Operation of the Family Courts - Justice Committee Contents

Written evidence from Janet Hayes (FC 58)


Having watched on television the Justice Committee hearing evidence (16 November 2010) on Family Courts I was disappointed by the quality of information given to you.

In my experience of 20 years as a CAFCASS officer [formerly Court Welfare] until my retirement this year, in ALL cases where the Court requested reports, children's views were sought in both private and public proceedings in an age appropriate way by myself and my colleagues. Children, however may well experience their views as not being heard as Courts may not always follow their expressed wishes for reasons of safety or what is assessed as undue pressure from the residential parent. In private law I have numerous examples of children changing their minds, or becoming more willing to express their true views once the residential parent has decided to promote contact or they have met their estranged parent.

Paradoxically, a system at my court where children over the age of nine were brought to court to have a private meeting with a CAFCASS Officer at the first hearing in all private law applications is now being discouraged by CAFCASS. This system often led to an early resolution of matters once both parents heard their children's views and avoided any further Court process.

Most importantly and problematically, as Dr Harne stated CAFCASS has now become a safeguarding agency to which its traditional role of reporting to courts has been subordinated. In my view this fundamental but little recognised shift is the key to understanding CAFCASS current failures.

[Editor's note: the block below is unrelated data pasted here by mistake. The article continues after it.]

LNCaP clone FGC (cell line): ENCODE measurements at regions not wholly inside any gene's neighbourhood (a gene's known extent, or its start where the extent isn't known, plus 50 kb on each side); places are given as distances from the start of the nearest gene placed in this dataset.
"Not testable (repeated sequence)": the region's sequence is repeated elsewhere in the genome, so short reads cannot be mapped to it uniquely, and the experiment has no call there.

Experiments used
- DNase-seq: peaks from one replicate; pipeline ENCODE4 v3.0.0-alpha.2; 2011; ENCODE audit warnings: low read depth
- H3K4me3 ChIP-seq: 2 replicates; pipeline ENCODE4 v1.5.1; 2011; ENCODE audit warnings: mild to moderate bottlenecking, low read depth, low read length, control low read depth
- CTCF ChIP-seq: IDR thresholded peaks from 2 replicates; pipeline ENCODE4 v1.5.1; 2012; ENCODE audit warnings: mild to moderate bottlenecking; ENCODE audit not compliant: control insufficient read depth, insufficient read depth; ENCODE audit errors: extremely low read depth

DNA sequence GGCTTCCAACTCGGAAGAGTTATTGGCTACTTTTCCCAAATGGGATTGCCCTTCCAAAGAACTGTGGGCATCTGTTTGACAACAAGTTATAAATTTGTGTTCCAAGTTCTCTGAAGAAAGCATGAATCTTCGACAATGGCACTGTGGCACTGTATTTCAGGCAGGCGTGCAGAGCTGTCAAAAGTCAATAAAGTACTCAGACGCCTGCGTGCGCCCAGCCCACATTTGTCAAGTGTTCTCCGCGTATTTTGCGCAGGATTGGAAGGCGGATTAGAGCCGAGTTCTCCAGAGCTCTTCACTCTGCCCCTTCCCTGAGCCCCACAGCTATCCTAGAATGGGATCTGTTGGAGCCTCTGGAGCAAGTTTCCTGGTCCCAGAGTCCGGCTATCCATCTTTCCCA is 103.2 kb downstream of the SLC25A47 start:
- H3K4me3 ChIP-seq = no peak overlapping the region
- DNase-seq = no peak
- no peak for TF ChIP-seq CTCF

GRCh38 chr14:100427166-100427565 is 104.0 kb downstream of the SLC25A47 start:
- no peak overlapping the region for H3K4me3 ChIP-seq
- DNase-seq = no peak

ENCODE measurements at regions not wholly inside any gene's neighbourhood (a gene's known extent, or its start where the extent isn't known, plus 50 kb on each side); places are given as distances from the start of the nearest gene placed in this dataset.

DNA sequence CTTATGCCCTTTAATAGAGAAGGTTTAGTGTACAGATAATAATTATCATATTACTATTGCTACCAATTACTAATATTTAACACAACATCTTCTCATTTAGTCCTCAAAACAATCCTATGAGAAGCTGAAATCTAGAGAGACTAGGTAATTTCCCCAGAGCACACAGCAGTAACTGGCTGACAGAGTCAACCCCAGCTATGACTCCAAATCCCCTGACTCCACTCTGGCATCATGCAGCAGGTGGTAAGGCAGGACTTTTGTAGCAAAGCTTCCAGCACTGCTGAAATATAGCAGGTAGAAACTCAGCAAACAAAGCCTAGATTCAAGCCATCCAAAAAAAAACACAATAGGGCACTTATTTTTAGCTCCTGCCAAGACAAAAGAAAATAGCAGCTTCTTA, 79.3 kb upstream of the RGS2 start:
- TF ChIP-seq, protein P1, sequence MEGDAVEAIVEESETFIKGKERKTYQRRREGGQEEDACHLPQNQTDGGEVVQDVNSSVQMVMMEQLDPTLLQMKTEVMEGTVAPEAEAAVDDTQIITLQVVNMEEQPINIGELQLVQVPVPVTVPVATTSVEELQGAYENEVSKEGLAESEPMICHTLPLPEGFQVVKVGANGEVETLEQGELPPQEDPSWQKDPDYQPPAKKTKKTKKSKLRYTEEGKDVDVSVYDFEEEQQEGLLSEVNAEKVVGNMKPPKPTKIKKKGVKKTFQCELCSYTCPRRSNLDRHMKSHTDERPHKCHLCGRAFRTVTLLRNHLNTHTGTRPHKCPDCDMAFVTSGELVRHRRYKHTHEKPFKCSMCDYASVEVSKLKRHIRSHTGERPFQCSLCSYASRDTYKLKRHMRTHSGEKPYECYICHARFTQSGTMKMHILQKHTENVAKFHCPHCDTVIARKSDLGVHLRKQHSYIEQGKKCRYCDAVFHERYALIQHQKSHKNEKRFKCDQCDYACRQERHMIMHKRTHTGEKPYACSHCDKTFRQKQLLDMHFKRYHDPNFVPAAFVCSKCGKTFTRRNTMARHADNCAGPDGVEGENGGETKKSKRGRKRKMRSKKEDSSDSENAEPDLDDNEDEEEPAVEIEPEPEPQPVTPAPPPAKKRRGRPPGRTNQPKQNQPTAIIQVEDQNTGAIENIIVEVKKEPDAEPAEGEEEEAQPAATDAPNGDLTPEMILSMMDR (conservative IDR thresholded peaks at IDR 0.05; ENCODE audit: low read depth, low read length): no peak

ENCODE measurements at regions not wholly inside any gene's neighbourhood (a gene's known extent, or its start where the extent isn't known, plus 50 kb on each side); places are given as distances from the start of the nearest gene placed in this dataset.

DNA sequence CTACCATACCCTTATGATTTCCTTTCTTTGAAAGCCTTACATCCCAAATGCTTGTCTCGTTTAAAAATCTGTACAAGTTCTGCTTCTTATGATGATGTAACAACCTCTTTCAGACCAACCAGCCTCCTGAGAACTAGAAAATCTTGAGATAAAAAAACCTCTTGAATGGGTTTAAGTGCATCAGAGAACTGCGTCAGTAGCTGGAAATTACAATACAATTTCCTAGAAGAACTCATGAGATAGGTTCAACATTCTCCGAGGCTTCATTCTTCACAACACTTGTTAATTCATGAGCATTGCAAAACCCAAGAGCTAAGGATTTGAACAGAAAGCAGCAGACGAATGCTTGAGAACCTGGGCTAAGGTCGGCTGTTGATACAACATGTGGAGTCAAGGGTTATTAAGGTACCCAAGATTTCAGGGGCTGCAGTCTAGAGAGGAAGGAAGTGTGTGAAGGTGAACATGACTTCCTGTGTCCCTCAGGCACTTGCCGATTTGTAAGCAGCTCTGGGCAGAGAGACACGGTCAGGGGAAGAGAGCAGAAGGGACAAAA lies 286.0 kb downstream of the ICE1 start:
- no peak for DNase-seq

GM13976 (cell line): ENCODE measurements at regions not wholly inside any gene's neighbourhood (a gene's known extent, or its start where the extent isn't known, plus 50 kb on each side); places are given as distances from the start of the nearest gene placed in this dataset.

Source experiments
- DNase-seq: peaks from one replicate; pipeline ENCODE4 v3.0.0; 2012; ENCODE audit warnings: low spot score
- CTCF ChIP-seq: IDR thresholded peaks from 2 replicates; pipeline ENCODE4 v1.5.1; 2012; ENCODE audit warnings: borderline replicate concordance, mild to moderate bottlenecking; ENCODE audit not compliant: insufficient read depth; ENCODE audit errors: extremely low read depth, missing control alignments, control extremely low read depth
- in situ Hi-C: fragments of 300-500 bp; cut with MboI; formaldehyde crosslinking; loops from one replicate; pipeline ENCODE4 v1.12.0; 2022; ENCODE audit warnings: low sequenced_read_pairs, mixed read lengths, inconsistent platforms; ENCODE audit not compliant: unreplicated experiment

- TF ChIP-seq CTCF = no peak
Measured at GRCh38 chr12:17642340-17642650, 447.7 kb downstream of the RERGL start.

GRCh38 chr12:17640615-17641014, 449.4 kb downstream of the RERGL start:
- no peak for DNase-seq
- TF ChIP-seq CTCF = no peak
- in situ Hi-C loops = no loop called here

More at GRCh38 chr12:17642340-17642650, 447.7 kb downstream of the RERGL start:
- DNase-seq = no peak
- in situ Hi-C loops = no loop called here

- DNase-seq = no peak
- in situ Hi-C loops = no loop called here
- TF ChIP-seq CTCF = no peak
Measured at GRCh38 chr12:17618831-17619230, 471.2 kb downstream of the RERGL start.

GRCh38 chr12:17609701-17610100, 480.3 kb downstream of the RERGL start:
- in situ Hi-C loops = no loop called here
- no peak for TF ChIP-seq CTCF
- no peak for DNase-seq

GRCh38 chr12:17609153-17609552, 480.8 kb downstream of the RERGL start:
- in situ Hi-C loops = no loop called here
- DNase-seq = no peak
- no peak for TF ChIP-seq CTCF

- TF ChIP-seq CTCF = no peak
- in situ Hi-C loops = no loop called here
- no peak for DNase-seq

It is now the case that every application coming before the courts is police and social services checked whereas in the past checks were made in cases where welfare concerns were identified. The consequence of this has been a dramatic increase in bureaucracy often undertaken by agency staff which has diverted resources from the task of report writing.

From these checks CAFCASS Officers are now required to prepare reports on risk as a paper exercise never having met the child or parents. This work has meant that considerably fewer staff are able to undertake face to face assessments for the courts thus creating inordinate delays for children who are thought to be vulnerable or at risk. Ironically therefore a system that attempts to promote the safety of children has had in practice the opposite effect.

November 2010

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